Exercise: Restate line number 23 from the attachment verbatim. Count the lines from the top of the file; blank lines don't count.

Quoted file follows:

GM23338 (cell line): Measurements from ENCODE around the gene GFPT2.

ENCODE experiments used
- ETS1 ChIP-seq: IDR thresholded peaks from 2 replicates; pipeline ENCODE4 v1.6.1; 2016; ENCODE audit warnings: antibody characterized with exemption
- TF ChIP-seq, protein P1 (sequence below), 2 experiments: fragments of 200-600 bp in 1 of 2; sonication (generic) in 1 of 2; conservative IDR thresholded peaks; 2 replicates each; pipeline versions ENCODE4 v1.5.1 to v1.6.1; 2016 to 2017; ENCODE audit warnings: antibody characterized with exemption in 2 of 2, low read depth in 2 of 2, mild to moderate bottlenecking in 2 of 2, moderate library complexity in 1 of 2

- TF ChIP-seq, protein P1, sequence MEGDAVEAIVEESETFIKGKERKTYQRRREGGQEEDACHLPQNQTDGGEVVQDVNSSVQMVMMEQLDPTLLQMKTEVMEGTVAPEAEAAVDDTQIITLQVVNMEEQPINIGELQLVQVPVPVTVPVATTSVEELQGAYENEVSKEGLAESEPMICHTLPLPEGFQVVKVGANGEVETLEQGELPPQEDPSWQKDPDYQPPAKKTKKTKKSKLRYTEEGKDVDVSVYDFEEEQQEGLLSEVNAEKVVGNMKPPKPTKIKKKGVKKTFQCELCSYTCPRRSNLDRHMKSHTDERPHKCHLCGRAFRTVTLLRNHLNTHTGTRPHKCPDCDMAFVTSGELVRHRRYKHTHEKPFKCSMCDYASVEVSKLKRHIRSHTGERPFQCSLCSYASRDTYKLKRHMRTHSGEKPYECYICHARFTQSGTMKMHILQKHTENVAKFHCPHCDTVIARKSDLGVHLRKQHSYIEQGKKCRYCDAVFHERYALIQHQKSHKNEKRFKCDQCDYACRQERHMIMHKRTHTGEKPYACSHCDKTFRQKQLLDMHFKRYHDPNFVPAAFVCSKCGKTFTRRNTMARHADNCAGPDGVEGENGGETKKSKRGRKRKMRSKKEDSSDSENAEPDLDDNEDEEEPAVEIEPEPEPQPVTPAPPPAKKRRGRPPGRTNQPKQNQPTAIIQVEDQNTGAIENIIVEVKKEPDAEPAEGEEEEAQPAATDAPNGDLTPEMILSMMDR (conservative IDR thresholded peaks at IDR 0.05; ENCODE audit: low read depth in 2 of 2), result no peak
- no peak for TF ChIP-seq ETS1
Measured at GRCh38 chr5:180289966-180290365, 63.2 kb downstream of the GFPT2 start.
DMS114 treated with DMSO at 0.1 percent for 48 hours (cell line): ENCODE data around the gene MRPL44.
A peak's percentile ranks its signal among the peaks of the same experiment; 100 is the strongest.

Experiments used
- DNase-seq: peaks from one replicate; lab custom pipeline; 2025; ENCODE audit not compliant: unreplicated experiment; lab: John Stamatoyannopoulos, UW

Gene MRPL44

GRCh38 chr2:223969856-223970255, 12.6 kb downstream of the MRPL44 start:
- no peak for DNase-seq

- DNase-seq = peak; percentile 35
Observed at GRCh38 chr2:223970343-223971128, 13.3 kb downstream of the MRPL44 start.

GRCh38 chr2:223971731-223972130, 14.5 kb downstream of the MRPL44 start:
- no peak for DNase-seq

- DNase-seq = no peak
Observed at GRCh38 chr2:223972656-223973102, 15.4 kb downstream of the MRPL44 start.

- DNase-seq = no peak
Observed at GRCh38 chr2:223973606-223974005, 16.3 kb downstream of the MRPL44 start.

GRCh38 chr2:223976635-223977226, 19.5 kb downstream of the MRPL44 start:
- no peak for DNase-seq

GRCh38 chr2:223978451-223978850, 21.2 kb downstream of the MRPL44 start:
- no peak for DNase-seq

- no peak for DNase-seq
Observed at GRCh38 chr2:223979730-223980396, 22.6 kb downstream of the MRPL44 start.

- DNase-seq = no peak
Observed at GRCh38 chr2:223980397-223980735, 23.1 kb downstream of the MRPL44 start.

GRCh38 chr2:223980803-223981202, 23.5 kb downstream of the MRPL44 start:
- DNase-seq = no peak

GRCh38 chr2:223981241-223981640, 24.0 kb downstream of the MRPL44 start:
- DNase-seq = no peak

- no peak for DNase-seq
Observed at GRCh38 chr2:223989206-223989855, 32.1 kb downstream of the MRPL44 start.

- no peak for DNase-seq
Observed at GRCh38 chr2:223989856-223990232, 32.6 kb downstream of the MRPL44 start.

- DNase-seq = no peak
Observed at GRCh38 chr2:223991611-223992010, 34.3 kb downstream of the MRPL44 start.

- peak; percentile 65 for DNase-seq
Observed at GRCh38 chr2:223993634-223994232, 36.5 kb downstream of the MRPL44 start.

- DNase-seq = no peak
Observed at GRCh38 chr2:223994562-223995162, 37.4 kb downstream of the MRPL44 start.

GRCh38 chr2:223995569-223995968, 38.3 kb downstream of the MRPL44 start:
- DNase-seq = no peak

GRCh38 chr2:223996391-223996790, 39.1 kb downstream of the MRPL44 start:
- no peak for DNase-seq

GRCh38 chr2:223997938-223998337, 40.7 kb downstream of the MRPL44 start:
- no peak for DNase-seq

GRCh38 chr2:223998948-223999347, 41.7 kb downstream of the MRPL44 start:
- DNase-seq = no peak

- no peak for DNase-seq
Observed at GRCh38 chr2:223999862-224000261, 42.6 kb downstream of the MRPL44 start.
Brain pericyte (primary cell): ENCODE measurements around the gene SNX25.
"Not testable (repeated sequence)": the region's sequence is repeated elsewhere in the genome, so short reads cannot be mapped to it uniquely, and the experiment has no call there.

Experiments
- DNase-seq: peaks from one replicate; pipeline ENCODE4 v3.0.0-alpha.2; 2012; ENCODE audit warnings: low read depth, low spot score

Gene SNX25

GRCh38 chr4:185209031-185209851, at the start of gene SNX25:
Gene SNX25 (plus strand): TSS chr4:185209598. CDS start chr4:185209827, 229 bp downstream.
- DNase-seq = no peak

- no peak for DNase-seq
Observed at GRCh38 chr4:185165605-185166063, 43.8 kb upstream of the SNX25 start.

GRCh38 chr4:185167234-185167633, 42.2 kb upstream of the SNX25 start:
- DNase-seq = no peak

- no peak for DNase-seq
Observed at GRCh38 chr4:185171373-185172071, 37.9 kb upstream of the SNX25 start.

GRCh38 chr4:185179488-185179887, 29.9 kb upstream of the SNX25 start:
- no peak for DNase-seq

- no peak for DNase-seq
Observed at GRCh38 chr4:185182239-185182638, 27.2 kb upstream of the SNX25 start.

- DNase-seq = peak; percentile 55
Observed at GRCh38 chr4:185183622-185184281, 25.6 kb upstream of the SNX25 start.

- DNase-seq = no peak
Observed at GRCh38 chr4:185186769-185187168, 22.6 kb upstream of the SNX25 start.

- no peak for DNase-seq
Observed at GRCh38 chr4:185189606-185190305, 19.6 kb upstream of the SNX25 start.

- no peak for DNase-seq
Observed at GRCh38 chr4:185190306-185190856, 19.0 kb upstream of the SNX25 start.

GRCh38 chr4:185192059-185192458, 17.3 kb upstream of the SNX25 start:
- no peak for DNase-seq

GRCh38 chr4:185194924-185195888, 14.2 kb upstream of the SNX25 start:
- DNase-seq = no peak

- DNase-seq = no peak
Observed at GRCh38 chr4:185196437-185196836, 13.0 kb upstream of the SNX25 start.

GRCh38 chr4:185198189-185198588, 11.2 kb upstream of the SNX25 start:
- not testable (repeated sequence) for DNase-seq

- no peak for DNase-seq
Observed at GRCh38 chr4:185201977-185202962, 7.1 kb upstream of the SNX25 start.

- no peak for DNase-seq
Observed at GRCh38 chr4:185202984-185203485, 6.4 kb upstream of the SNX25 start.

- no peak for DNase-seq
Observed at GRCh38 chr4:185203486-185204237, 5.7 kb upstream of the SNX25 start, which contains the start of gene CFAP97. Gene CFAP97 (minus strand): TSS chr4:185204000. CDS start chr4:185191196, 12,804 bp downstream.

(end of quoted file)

GRCh38 chr2:223976635-223977226, 19.5 kb downstream of the MRPL44 start: